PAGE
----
Question: Does Indiana Recognize Wrongful Prolongation of Life?
Answer: Because the Health Care Consent Act which provides the necessary protections to patients and their families, Indiana does not. See below.
Patient’s estate and adult children brought action against nursing home for wrongful prolongation of patient’s life, since patient had executed a living will that directed that if she was suffering from a terminal illness with “no reasonable possibility of recovery,” her doctors should not take “extraordinary means” to prolong her life. This case centered on use of feeding tube to extend life by providing nutrition to a patient in a comatose state.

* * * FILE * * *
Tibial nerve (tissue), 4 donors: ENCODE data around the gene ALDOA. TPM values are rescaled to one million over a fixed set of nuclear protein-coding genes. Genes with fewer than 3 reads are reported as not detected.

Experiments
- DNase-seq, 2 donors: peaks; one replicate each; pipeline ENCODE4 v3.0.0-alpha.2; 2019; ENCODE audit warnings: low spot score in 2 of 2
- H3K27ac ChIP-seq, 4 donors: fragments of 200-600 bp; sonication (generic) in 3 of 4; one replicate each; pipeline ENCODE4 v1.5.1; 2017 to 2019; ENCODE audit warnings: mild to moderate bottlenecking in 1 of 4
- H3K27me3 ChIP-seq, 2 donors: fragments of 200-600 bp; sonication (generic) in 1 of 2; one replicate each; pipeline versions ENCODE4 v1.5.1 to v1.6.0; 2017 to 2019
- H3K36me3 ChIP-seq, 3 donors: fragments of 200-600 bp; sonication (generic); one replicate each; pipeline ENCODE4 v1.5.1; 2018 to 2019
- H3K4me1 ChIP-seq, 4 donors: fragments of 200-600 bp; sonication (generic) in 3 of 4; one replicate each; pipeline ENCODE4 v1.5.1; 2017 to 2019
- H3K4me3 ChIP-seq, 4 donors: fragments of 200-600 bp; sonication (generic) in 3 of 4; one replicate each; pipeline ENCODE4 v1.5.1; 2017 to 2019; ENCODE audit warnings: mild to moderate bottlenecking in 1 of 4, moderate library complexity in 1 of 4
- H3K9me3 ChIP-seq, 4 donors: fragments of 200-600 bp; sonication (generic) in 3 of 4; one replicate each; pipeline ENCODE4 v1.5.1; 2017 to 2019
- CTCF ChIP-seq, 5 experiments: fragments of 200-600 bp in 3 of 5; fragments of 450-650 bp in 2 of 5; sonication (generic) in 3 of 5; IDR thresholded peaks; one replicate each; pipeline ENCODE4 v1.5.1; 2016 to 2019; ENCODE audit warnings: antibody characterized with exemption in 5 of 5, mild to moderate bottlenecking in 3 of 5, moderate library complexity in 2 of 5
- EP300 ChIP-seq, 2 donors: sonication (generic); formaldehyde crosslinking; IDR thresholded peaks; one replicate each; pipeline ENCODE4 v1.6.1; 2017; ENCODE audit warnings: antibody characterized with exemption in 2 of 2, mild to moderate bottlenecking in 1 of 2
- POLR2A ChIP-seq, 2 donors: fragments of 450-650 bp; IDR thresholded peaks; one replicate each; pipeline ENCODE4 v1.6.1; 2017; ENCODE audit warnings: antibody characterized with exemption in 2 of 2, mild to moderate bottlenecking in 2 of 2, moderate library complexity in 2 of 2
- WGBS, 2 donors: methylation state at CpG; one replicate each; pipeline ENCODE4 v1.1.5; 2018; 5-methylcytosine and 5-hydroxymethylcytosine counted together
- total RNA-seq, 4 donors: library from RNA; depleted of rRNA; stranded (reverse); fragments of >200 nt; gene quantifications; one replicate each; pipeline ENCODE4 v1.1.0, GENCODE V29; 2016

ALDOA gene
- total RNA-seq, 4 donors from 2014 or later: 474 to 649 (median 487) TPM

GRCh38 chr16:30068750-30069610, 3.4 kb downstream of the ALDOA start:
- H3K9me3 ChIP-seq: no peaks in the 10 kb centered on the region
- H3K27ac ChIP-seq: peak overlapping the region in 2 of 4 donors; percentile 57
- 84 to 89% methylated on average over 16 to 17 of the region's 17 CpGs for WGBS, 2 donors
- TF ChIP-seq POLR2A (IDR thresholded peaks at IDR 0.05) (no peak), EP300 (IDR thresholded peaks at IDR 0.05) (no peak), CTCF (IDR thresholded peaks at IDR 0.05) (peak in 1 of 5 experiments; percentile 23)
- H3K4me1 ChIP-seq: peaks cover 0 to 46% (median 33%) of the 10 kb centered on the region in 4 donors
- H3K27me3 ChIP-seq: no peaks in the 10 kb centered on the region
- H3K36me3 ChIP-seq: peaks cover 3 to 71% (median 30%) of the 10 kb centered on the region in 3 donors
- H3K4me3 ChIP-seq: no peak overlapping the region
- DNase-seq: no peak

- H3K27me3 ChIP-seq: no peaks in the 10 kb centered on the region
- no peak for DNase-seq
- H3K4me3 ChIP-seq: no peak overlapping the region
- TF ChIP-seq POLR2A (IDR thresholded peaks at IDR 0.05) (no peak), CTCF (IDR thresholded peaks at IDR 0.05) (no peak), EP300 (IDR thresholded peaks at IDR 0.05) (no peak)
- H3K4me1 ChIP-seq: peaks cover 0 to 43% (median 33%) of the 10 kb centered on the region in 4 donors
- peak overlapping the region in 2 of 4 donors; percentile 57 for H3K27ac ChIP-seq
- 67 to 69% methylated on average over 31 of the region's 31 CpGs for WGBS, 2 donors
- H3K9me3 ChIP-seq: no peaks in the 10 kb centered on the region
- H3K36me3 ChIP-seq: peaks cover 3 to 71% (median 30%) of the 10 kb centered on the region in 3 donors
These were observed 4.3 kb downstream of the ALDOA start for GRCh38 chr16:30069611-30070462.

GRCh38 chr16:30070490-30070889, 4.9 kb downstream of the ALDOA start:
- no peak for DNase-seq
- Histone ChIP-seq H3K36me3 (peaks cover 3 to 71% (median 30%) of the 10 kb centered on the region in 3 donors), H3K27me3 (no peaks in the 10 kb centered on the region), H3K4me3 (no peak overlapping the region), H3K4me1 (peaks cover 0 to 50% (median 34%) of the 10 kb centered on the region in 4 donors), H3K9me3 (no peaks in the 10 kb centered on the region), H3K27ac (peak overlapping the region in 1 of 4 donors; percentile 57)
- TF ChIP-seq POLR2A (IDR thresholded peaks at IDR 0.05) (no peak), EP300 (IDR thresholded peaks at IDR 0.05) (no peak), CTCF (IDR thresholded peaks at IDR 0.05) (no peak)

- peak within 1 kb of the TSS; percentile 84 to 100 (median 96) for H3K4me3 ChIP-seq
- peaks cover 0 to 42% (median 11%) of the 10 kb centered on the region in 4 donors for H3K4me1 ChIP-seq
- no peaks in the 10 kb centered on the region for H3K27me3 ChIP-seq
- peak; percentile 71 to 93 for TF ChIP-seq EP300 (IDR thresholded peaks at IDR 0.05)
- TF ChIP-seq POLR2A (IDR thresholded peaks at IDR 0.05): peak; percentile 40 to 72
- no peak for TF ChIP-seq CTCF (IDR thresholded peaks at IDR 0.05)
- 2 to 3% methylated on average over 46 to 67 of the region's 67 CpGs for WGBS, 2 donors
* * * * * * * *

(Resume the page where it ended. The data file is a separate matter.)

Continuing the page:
The “rights” of families to make health care decisions were created by the Health Care Consent Act. When health care providers and family members disagree as to the proper course of medical treatment, they have the statutory right to go to court to resolve the dispute. Thus, there is no need to recognize a new cause of action for wrongful prolongation of life because the procedure set forth in I.C. § 16–36–1–8 adequately protects the rights and interests of patients, their families and their health care providers. In this case, patient’s family had the right to go to court and seek to challenge the decisions and actions of the doctors in the placement of the feeding tube.